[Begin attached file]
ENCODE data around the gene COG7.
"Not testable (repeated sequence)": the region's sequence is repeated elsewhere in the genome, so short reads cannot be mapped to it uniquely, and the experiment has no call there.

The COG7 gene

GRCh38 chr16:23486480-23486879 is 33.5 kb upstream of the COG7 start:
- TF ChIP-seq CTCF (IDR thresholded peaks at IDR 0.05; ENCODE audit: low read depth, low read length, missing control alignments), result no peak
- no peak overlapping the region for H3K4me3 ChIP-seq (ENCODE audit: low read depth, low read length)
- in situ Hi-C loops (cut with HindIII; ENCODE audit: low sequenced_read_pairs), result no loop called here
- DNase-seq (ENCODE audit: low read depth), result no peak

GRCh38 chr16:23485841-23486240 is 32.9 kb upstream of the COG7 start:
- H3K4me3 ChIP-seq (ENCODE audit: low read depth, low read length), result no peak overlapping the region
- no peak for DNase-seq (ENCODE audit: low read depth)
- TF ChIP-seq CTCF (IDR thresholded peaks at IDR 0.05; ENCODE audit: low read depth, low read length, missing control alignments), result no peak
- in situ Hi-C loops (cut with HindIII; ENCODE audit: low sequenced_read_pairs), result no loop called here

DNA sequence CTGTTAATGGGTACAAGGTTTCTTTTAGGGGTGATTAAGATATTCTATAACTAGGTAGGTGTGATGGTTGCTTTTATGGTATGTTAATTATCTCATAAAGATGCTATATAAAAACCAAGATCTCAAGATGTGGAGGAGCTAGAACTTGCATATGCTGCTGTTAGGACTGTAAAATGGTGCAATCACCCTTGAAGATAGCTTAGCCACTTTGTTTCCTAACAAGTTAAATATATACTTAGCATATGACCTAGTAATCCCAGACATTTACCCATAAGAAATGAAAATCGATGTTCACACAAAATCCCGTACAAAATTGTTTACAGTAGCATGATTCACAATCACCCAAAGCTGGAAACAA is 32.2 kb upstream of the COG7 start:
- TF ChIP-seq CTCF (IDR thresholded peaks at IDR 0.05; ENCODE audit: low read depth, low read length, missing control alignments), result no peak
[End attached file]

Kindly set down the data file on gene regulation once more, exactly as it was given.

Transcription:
ENCODE data around the gene COG7.
"Not testable (repeated sequence)": the region's sequence is repeated elsewhere in the genome, so short reads cannot be mapped to it uniquely, and the experiment has no call there.

The COG7 gene

GRCh38 chr16:23486480-23486879 is 33.5 kb upstream of the COG7 start:
- TF ChIP-seq CTCF (IDR thresholded peaks at IDR 0.05; ENCODE audit: low read depth, low read length, missing control alignments), result no peak
- no peak overlapping the region for H3K4me3 ChIP-seq (ENCODE audit: low read depth, low read length)
- in situ Hi-C loops (cut with HindIII; ENCODE audit: low sequenced_read_pairs), result no loop called here
- DNase-seq (ENCODE audit: low read depth), result no peak

GRCh38 chr16:23485841-23486240 is 32.9 kb upstream of the COG7 start:
- H3K4me3 ChIP-seq (ENCODE audit: low read depth, low read length), result no peak overlapping the region
- no peak for DNase-seq (ENCODE audit: low read depth)
- TF ChIP-seq CTCF (IDR thresholded peaks at IDR 0.05; ENCODE audit: low read depth, low read length, missing control alignments), result no peak
- in situ Hi-C loops (cut with HindIII; ENCODE audit: low sequenced_read_pairs), result no loop called here

DNA sequence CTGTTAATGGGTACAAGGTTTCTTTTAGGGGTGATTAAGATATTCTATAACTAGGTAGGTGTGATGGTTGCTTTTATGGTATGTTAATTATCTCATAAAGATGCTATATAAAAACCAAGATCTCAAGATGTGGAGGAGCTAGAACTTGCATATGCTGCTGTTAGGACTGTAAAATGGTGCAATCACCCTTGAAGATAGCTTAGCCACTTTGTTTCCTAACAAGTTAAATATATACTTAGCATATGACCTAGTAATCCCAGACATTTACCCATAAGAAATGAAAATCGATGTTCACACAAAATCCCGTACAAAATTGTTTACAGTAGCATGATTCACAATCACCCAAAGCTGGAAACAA is 32.2 kb upstream of the COG7 start:
- TF ChIP-seq CTCF (IDR thresholded peaks at IDR 0.05; ENCODE audit: low read depth, low read length, missing control alignments), result no peak